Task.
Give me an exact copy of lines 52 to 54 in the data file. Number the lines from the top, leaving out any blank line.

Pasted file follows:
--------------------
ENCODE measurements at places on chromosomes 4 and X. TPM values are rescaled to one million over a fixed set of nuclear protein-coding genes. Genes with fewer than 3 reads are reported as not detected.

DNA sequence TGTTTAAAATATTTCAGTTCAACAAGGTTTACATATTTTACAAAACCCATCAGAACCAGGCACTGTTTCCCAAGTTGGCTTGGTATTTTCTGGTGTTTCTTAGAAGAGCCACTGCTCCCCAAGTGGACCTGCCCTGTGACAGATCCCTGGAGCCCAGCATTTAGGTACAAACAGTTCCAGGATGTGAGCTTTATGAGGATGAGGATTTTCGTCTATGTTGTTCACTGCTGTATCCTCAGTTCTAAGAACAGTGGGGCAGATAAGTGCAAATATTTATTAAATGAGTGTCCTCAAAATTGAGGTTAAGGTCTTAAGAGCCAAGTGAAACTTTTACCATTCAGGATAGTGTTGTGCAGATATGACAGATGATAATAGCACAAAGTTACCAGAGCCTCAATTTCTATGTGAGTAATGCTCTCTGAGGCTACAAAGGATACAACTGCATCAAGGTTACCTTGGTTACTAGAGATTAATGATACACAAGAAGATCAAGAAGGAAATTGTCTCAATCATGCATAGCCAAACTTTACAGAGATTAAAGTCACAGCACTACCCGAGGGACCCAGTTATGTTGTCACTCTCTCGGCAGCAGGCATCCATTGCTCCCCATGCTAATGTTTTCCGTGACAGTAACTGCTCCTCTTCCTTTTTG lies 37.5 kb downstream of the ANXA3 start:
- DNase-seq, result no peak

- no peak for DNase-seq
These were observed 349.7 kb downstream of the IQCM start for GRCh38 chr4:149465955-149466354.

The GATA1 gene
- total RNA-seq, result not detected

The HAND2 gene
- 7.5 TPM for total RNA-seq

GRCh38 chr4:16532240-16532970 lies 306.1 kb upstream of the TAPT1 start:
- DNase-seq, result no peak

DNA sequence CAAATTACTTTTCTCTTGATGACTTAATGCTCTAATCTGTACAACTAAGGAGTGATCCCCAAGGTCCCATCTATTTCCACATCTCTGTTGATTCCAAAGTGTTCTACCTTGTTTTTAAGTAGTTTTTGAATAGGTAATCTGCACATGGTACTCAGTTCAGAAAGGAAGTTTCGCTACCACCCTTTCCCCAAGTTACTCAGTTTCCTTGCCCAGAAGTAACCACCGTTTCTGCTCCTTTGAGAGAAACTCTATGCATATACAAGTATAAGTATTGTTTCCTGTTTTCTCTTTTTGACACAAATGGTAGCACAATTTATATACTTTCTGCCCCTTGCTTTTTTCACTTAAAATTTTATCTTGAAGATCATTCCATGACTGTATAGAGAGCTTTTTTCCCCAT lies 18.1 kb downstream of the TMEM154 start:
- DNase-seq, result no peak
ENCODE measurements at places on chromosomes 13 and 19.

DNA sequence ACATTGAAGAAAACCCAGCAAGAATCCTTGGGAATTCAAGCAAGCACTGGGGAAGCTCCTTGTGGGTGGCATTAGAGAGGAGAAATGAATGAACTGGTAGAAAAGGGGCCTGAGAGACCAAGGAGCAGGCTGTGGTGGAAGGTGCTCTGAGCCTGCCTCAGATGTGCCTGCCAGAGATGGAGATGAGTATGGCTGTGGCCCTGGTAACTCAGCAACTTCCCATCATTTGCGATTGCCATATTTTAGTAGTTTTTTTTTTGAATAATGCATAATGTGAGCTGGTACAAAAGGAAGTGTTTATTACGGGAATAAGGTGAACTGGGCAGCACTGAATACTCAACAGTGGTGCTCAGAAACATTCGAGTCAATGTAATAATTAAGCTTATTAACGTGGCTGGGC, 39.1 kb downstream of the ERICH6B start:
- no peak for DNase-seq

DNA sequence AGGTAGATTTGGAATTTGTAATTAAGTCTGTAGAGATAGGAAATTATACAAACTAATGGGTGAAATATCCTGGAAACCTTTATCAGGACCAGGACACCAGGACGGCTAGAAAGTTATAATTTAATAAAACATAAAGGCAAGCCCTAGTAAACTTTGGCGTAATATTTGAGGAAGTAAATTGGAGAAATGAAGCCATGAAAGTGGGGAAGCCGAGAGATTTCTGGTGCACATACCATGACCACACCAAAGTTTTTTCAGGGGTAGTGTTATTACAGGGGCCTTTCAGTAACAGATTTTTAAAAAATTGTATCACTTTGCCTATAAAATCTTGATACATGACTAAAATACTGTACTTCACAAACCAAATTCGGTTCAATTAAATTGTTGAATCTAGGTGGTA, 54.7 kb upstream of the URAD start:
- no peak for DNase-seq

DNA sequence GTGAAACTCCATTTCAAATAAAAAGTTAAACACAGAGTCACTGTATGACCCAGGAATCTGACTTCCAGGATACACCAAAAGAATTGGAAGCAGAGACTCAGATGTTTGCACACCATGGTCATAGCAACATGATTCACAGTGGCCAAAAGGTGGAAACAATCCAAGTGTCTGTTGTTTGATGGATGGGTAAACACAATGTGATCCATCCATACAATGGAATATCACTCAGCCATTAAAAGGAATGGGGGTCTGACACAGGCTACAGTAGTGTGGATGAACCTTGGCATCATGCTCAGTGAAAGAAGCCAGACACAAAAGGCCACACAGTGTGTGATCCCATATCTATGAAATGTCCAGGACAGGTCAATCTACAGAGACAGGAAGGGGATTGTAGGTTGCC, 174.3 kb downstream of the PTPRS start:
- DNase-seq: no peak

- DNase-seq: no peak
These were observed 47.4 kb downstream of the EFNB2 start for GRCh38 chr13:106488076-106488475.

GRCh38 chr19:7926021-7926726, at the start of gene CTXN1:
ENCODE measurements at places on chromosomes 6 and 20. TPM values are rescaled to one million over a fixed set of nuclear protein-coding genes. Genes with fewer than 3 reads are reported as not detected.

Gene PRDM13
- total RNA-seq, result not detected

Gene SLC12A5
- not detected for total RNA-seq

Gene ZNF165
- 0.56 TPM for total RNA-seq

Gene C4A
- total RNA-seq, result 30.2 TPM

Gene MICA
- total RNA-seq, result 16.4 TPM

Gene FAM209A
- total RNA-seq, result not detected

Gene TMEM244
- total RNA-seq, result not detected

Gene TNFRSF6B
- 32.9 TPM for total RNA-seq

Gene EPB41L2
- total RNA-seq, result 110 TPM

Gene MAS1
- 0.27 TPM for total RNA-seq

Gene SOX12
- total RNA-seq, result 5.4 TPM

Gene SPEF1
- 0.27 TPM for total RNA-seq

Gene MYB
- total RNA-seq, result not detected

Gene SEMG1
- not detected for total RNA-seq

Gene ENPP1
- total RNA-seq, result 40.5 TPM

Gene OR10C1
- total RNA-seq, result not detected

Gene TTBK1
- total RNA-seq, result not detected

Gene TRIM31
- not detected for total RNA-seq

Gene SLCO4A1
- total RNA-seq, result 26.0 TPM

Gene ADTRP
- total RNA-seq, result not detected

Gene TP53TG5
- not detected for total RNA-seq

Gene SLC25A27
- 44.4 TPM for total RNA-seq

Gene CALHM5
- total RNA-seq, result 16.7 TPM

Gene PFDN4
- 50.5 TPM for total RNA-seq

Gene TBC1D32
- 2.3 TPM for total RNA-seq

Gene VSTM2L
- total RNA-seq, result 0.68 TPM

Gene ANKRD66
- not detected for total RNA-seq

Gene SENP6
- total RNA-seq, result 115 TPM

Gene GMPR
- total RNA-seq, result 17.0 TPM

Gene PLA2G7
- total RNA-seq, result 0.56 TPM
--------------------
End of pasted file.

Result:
- not detected for total RNA-seq

Gene ENPP1
- total RNA-seq, result 40.5 TPM